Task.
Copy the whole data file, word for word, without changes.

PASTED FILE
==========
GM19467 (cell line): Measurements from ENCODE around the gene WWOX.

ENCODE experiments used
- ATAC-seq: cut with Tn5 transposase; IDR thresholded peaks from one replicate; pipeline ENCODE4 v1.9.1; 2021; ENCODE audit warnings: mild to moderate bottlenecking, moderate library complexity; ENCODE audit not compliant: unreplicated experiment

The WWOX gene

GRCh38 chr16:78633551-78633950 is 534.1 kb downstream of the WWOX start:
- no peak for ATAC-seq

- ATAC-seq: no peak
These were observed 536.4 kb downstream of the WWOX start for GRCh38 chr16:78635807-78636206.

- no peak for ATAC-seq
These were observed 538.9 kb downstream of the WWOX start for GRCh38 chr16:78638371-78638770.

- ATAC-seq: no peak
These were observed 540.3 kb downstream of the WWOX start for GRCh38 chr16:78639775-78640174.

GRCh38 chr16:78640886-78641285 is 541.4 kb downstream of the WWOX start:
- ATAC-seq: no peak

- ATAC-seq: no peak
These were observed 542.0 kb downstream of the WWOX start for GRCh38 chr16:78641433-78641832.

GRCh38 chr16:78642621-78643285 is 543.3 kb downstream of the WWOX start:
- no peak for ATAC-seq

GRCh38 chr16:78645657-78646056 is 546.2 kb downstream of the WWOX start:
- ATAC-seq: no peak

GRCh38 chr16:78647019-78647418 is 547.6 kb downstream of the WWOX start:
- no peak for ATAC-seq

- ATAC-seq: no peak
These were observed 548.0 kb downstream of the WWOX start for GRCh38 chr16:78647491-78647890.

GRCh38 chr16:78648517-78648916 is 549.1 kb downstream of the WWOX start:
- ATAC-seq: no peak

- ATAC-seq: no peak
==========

GM19467 (cell line): Measurements from ENCODE around the gene WWOX.

ENCODE experiments used
- ATAC-seq: cut with Tn5 transposase; IDR thresholded peaks from one replicate; pipeline ENCODE4 v1.9.1; 2021; ENCODE audit warnings: mild to moderate bottlenecking, moderate library complexity; ENCODE audit not compliant: unreplicated experiment

The WWOX gene

GRCh38 chr16:78633551-78633950 is 534.1 kb downstream of the WWOX start:
- no peak for ATAC-seq

- ATAC-seq: no peak
These were observed 536.4 kb downstream of the WWOX start for GRCh38 chr16:78635807-78636206.

- no peak for ATAC-seq
These were observed 538.9 kb downstream of the WWOX start for GRCh38 chr16:78638371-78638770.

- ATAC-seq: no peak
These were observed 540.3 kb downstream of the WWOX start for GRCh38 chr16:78639775-78640174.

GRCh38 chr16:78640886-78641285 is 541.4 kb downstream of the WWOX start:
- ATAC-seq: no peak

- ATAC-seq: no peak
These were observed 542.0 kb downstream of the WWOX start for GRCh38 chr16:78641433-78641832.

GRCh38 chr16:78642621-78643285 is 543.3 kb downstream of the WWOX start:
- no peak for ATAC-seq

GRCh38 chr16:78645657-78646056 is 546.2 kb downstream of the WWOX start:
- ATAC-seq: no peak

GRCh38 chr16:78647019-78647418 is 547.6 kb downstream of the WWOX start:
- no peak for ATAC-seq

- ATAC-seq: no peak
These were observed 548.0 kb downstream of the WWOX start for GRCh38 chr16:78647491-78647890.

GRCh38 chr16:78648517-78648916 is 549.1 kb downstream of the WWOX start:
- ATAC-seq: no peak

- ATAC-seq: no peak